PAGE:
From Encarta® Excerpt: Tertullian wrote many theological treatises, of which 31 have survived. In his various works he strove either to defend Christianity, to refute heresy, or to argue some practical point of morality or church discipline. Tertullian influenced the later church fathers, especially Saint Cyprian —and through them, all Christian theologians of the West. His writings demonstrate a profound knowledge of Greek and Latin literature. He was the first writer in Latin to formulate Christian theological concepts, such as the nature of the Trinity
The Tertullian Home page
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18. Patrologia Latina, Home Page
An extensive collection of early Christian Latin texts (from tertullian 200AD to the death of Pope Innocent III 1216AD). Requires a subscription for access.
The Patrologia Latina Database is an electronic version of the first edition of Jacques-Paul Migne's Patrologia Latina , published between 1844 and 1855, and the four volumes of indexes published between 1862 and 1865. The Patrologia Latina comprises the works of the Church Fathers from Tertullian in 200 AD to the death of Pope Innocent III in 1216. The Patrologia Latina Database contains the complete Patrologia Latina , including all prefatory material, original texts, critical apparatus and indexes. Migne's column numbers, essential references for scholars, are also included. Patrologia Latina is available on an annual subscription. For further details about the contents and features of Patrologia Latina , technical support, subscription options and free trials, see More Information For information on searching Patrologia Latina see Help

19. Tertullian Of Carthage
tertullian of Carthage. (c. 160 225). QUICK FIND INDEX tertullianof Carthage (from André Thevet). tertullian of Carthage
Tertullian of Carthage
(c. 160 - 225)
- QUICK FIND INDEX - Synopsis Primary Sources Secondary Sources Biographies
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Quintus Septimus Florens Tertullianus was born in Carthage to pagan parents, but became a Christian at some point before AD 197. According to Jerome[ ] and Eusebius[ )] Very different conclusions may be reached from the fragmentary evidence available to us.[ Throughout church history Tertullian has received condemnation for two main reasons: his association with the Montanist movement[ ] and because of his supposed anti-intellectualism. However, the vast majority of scholars now agree that the Montanists were doctrinally orthodox,[ Octavius Christianity is treated from the standpoint of philosophy, Scripture is not cited, nor are major biblical teachings much discussed.[ Octavius as a source for his Apology or vice versa. Current opinion favours the priority of the Apology Tertullian is the church father who more than any other has been taken to epitomise the anti-intellectualism of the early Church. Tertullian wrote:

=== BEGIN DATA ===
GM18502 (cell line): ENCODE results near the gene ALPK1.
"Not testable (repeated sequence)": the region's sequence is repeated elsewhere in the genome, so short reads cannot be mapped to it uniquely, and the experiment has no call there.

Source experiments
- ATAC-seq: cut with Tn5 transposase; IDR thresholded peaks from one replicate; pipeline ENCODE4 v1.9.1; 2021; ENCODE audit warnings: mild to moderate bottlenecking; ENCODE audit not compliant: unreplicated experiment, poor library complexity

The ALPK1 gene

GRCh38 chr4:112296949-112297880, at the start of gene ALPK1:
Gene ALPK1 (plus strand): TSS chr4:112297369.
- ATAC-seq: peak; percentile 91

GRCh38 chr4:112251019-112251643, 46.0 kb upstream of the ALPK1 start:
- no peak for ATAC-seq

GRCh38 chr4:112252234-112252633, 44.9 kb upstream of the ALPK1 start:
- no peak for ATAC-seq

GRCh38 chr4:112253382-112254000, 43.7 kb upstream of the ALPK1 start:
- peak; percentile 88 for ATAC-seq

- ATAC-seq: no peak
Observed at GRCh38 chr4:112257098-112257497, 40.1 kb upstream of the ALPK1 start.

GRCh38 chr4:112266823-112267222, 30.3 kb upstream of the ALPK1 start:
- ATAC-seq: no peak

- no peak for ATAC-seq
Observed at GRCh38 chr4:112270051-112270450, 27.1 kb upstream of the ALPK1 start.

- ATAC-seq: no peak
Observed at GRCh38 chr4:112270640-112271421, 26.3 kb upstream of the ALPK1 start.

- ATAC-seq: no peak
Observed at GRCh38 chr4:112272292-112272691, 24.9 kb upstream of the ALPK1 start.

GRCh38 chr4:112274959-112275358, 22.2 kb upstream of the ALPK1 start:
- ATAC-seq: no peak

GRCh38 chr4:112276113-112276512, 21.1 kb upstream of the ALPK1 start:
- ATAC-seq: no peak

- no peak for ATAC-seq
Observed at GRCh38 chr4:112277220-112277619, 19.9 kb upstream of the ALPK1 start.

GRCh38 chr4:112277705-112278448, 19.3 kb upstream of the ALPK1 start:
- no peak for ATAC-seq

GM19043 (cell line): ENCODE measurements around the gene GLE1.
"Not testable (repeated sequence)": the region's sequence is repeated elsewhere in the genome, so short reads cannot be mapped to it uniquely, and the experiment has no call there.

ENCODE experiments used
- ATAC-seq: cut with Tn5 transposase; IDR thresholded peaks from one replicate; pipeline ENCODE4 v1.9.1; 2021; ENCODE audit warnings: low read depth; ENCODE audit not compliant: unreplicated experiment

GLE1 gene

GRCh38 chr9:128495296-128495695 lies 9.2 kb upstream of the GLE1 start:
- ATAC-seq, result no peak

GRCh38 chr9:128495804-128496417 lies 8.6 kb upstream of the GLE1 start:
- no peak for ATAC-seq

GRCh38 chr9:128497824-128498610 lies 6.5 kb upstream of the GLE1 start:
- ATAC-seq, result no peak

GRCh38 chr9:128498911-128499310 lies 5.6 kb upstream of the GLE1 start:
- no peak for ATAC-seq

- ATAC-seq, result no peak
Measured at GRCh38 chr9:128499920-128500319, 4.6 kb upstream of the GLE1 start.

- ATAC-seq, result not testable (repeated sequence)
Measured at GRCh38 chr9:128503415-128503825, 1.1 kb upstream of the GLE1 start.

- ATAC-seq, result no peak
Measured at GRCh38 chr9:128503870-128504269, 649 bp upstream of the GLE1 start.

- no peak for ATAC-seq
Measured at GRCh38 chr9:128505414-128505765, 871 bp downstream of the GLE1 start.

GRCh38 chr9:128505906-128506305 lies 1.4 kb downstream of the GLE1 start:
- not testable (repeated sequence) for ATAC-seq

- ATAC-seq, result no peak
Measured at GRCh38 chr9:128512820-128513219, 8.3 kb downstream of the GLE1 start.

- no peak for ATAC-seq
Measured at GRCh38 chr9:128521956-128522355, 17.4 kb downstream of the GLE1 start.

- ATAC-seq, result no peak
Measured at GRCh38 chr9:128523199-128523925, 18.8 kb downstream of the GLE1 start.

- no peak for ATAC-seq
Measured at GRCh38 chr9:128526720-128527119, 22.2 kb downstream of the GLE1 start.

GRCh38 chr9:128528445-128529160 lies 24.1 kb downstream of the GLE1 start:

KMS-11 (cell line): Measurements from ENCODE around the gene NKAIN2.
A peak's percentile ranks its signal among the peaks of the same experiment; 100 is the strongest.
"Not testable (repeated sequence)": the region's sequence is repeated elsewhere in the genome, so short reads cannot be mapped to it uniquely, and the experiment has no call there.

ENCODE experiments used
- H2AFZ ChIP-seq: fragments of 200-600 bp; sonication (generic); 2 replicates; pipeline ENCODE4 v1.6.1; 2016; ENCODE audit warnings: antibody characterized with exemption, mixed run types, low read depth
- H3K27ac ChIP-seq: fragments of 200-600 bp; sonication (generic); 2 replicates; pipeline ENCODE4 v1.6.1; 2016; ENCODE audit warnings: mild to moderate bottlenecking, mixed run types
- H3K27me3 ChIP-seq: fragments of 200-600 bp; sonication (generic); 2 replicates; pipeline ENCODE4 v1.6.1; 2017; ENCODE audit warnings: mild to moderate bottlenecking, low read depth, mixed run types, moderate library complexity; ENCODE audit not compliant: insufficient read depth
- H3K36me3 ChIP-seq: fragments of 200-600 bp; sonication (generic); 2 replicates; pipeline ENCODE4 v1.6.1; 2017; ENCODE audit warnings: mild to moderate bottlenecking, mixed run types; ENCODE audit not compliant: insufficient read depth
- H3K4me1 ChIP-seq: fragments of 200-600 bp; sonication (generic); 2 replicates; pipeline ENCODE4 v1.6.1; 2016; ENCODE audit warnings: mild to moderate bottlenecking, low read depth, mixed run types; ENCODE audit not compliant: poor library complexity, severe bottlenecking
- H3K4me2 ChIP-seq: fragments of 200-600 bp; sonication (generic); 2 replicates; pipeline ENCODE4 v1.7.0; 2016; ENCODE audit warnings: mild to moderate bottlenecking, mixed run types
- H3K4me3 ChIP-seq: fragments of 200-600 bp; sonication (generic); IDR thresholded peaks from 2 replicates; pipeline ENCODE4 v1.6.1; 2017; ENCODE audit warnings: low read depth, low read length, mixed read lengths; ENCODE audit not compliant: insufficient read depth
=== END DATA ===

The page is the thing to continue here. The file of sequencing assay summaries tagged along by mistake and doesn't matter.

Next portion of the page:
20. Tertullian: M.R.JAMES, Two Ancient English Scholars : St Aldhelm And William Of
Lecture on Aldhelm's life and writings by M.R. James.
M.R.JAMES, Two Ancient English Scholars : St Aldhelm and William of Malmesbury , Glasgow, 1931. TWO ANCIENT ENGLISH
Being the first Lecture on the David Murray
Foundation in the University of Glasgow
delivered on June 9th, 1931, by
think, must be especially grateful to him for three of his many services—his record of the Memories of the Old College, his successful efforts for the preservation here of the great Hunterian collection of coins, and the gift of his valuable library. For the rest, not Scotland only, but the world at large, owes him a great debt for his defence and care of ancient monuments. The bibliographer and the economic historian have likewise cause to be grateful to him, and so, doubtless, has the lawyer : the list of his legal publications is an impressive one. His Chapters in The History of Book-keeping are full of the most varied and recondite lore, collected with infinite pains from little-known corners of the book-world. Another solid work of his with which I have some acquaintance is that on the